Andrea Wolschleger beams as she talks about her upcoming wedding day and the blissful Caribbean honeymoon planned for December.

But amid the whirlwind of wedding plans, one pesky detail nags at her with the persistence of a buzzing mosquito.


How worried should she be about that mosquito-borne virus linked to severe birth defects? Should she change their honeymoon locale to someplace less tropical, say, Alaska?

She has seen the general advice about avoiding Zika―use mosquito repellant and wear long-sleeved shirts and slacks. But she wonders how far to take the precautions when she and her new hubby, Eric Finnigan, lounge beside the ocean in Punta Cana, Dominican Republic, on a beautiful, sun-drenched day.

“Are you going to be lying out in a hazmat suit?” she asks.

Wolschleger, a communications specialist for Spectrum Health, is not the only one who wishes she could swat away her Zika worries. Her colleague Bethany Johnson shares her concern.

Like Wolschleger, Johnson has a September wedding date and plans to honeymoon in December. Her fiancé, Brad Bucklew, is arranging their trip, which she is sure will be perfect. The location is a surprise, but she knows it’s in a warm-weather destination where Zika has surfaced.

The key Zika concern for both brides is whether the virus could pose a threat to their children when they start a family.

Although Zika is spread primarily by the Aedes mosquito, it also can be transmitted through sexual contact. Health officials say it stays in semen longer than in blood.

World health officials blame the virus for Brazil’s spike in cases of microcephaly, a birth defect that causes a baby to have a small head and brain damage.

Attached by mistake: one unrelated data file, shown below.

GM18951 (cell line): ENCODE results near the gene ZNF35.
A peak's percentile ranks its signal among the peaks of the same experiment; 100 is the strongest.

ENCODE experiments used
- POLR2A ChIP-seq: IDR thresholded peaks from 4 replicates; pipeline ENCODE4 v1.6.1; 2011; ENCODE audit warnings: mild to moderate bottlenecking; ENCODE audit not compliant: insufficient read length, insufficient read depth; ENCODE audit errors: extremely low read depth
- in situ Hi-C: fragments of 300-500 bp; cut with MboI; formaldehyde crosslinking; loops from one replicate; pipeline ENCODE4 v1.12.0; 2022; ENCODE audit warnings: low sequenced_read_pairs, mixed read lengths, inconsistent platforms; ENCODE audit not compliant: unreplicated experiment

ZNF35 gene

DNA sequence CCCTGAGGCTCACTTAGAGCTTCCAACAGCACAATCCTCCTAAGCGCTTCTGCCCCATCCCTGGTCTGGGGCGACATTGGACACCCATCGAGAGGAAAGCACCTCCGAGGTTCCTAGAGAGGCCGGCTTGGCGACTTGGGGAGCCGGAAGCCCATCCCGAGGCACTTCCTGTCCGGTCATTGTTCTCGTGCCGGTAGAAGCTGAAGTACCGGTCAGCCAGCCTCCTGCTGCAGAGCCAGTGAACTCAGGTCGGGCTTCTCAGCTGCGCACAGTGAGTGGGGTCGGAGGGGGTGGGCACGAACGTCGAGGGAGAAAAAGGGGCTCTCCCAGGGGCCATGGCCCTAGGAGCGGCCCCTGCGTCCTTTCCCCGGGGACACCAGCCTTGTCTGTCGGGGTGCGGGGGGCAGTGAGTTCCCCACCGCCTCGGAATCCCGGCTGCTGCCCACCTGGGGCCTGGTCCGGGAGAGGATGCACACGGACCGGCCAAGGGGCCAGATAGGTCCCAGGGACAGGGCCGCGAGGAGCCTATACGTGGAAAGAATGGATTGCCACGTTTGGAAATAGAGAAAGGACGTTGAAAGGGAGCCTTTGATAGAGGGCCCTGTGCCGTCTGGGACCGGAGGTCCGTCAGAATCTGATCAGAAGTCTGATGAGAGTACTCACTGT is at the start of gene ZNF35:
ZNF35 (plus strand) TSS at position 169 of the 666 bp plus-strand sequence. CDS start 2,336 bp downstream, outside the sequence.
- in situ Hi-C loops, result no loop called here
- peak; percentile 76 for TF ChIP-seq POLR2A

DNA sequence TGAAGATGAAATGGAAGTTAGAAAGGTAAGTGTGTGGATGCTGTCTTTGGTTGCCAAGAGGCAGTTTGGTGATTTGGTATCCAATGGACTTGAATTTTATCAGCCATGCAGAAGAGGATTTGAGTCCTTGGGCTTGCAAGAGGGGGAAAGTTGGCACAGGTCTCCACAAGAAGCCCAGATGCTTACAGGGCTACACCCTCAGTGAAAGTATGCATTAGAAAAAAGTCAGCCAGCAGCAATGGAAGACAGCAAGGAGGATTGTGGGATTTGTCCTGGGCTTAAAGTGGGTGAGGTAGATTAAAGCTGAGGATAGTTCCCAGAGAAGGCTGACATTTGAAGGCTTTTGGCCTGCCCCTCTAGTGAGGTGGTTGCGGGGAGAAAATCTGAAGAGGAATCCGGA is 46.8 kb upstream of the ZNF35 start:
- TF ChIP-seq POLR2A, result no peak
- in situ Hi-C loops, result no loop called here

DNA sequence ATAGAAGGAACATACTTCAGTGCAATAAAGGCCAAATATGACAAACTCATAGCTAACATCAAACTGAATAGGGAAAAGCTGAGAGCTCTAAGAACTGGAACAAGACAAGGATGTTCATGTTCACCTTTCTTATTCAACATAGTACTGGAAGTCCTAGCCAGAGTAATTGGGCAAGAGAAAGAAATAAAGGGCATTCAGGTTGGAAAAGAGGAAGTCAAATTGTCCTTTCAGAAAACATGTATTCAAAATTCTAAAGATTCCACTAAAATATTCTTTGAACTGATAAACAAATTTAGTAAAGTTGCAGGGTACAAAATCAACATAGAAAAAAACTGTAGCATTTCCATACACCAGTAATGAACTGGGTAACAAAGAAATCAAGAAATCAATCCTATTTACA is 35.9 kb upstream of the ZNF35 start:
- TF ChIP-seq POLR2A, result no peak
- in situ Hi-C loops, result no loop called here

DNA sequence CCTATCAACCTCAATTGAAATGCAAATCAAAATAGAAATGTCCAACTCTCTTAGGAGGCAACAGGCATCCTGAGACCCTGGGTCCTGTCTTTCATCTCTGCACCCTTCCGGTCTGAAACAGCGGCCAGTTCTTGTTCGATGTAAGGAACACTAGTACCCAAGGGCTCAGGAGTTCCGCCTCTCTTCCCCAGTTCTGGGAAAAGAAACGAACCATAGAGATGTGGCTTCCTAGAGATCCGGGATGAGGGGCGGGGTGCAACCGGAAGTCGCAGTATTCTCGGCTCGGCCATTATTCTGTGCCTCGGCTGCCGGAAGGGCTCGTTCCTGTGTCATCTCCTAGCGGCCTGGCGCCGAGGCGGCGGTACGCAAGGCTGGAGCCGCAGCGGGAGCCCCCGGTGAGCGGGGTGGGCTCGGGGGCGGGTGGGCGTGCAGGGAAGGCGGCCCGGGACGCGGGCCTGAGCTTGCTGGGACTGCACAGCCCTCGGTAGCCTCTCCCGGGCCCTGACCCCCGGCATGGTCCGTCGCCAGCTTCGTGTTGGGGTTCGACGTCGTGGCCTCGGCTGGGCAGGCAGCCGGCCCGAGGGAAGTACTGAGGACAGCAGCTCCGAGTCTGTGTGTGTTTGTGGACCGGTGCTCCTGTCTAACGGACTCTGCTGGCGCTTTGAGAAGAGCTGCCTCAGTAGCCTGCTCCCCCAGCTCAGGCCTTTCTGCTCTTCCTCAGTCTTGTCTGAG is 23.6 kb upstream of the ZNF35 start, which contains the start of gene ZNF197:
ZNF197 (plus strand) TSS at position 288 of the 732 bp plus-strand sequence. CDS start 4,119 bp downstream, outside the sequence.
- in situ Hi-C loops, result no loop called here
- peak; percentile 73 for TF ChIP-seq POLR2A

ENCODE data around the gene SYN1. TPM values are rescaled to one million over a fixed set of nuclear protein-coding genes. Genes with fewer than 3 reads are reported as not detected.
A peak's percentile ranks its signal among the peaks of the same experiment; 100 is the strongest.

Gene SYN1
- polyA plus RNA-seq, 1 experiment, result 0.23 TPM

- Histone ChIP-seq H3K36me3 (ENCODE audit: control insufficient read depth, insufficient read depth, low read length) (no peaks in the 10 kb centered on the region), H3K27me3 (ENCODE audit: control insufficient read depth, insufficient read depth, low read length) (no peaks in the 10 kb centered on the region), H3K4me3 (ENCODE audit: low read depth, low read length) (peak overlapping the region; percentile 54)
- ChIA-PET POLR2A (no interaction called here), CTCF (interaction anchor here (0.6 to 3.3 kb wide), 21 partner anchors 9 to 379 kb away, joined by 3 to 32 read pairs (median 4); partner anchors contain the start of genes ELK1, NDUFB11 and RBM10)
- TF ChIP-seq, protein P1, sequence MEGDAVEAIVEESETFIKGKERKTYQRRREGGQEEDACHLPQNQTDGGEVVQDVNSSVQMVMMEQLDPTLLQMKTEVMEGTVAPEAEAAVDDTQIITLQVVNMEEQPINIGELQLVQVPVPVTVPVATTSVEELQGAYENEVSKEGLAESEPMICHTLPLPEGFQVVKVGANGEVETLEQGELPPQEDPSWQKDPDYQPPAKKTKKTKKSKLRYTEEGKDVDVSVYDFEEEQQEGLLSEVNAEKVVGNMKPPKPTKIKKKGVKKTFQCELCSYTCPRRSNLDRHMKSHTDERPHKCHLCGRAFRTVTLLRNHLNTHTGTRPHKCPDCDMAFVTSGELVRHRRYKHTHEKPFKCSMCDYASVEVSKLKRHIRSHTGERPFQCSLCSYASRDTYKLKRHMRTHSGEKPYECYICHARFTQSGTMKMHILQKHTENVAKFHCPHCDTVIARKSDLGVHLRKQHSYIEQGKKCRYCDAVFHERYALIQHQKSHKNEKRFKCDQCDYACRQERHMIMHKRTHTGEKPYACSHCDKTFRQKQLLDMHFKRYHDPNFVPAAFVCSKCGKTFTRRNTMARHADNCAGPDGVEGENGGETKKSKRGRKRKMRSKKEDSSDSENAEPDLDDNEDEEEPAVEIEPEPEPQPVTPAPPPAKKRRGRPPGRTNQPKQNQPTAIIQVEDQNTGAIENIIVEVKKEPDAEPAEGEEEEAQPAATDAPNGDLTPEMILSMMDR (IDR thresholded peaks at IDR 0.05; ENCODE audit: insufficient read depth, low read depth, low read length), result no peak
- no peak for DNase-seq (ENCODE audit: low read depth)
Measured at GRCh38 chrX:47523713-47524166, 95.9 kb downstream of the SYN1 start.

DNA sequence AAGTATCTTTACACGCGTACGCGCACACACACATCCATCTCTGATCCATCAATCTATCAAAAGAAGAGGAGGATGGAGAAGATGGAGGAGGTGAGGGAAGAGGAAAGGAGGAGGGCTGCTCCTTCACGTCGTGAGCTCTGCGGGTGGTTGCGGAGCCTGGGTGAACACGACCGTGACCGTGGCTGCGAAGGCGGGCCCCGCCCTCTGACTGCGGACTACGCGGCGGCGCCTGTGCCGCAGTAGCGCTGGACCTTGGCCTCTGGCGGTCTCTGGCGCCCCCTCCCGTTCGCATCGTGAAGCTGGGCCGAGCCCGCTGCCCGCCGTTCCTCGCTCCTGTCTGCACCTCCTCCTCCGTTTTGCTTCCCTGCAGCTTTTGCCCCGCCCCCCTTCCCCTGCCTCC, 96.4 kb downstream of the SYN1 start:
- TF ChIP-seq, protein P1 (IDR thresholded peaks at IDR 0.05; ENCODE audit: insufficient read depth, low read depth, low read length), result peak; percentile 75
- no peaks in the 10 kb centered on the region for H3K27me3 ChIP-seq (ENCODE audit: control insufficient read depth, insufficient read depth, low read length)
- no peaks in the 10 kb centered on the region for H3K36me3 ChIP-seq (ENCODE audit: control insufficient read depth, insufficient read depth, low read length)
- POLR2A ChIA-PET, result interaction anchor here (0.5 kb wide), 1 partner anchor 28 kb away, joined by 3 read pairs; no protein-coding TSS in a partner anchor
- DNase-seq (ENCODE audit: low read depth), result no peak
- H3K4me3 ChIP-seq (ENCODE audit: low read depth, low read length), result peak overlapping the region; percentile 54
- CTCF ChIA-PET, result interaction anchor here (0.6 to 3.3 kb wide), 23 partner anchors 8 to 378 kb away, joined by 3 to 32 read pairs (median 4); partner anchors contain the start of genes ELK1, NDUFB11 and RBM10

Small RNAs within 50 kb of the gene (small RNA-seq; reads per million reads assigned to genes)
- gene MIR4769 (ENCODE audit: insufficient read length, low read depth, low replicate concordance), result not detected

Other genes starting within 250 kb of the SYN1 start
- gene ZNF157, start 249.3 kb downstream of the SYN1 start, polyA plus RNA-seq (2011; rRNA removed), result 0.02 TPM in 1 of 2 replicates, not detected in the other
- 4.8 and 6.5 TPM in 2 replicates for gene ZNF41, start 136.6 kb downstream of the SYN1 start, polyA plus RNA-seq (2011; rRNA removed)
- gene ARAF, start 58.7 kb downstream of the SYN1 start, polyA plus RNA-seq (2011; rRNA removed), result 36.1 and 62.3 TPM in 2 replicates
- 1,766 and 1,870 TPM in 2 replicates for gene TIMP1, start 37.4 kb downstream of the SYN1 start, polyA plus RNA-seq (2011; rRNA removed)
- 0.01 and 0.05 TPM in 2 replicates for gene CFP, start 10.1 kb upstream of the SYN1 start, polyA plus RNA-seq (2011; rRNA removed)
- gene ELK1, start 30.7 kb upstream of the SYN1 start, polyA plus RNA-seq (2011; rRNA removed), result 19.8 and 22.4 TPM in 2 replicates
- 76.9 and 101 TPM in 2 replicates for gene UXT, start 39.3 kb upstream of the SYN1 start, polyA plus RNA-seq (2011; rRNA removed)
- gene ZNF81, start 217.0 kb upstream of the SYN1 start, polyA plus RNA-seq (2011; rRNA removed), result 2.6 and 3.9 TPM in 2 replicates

Zika-carrying mosquitoes have popped up in countries throughout the Caribbean, according to the Centers for Disease Control and Prevention.

“You wouldn’t want to have that risk for your child,” Johnson said.

Neither bride plans on a honeymoon pregnancy. But they wonder how long they should wait post-trip before starting a family. And because babies have a way of upending the best-laid plans, they worry about possible risks if they do conceive before or during the honeymoon, despite precautions.

“What if you don’t know you’re pregnant when you go?” Johnson said. “What if it’s week one (of the pregnancy) and you get bit by a mosquito on day two?”

“It’s just so prevalent in the media that it’s hard to ignore,” Wolschleger said. “We are not talking about having children right away, but I am concerned about the lasting effects. How long does it stay in our system?”

In reading bridal publications, the brides have seen little advice specifically about Zika and honeymoons.

That said, Spectrum Health Beat took the brides’ questions to Vivian Romero, MD, a maternal fetal medicine specialist with Spectrum Health Medical Group.

New information on Zika emerges almost daily, and there’s no definitive answer to every question. But given what medical experts know today, Dr. Romero has provided her take on Zika and honeymoons.

Q&A: Zika virus

How long after you return from an area with Zika should a couple wait before trying to get pregnant? Is it a different length of time for men vs. women?


Anyone traveling to a Zika country can take precautions to improve the chances of avoiding the virus.

Take steps to prevent mosquito bites, and prevent sexual transmission of the Zika virus by using condoms, said Vivian Romero, MD, a maternal fetal medicine specialist with Spectrum Health Medical Group.

Some steps to avoid mosquitoes:

  • Wear long-sleeved shirts and long pants.
  • Stay in places with air conditioning and window and door screens to keep mosquitoes outside.
  • Sleep under a mosquito bed net if you are overseas or outside and unable to protect yourself from mosquito bites.


Use Environmental Protection Agency (EPA)-registered insect repellents with one of the following active ingredients: DEET, picaridin, IR3535, oil of lemon eucalyptus, or para-menthane-diol. When used as directed, EPA-registered insect repellents are proven safe and effective, even for pregnant and breast-feeding women.

  • Always follow the product label instructions.
  • Reapply insect repellent as directed.
  • If you are also using sunscreen, apply sunscreen before applying insect repellent.

To protect your child from mosquito bites:

  • Do not use insect repellent on babies younger than 2 months old.
  • Do not use products containing oil of lemon eucalyptus or para-menthane-diol on children younger than age 3.
  • Dress your child in clothing that covers arms and legs.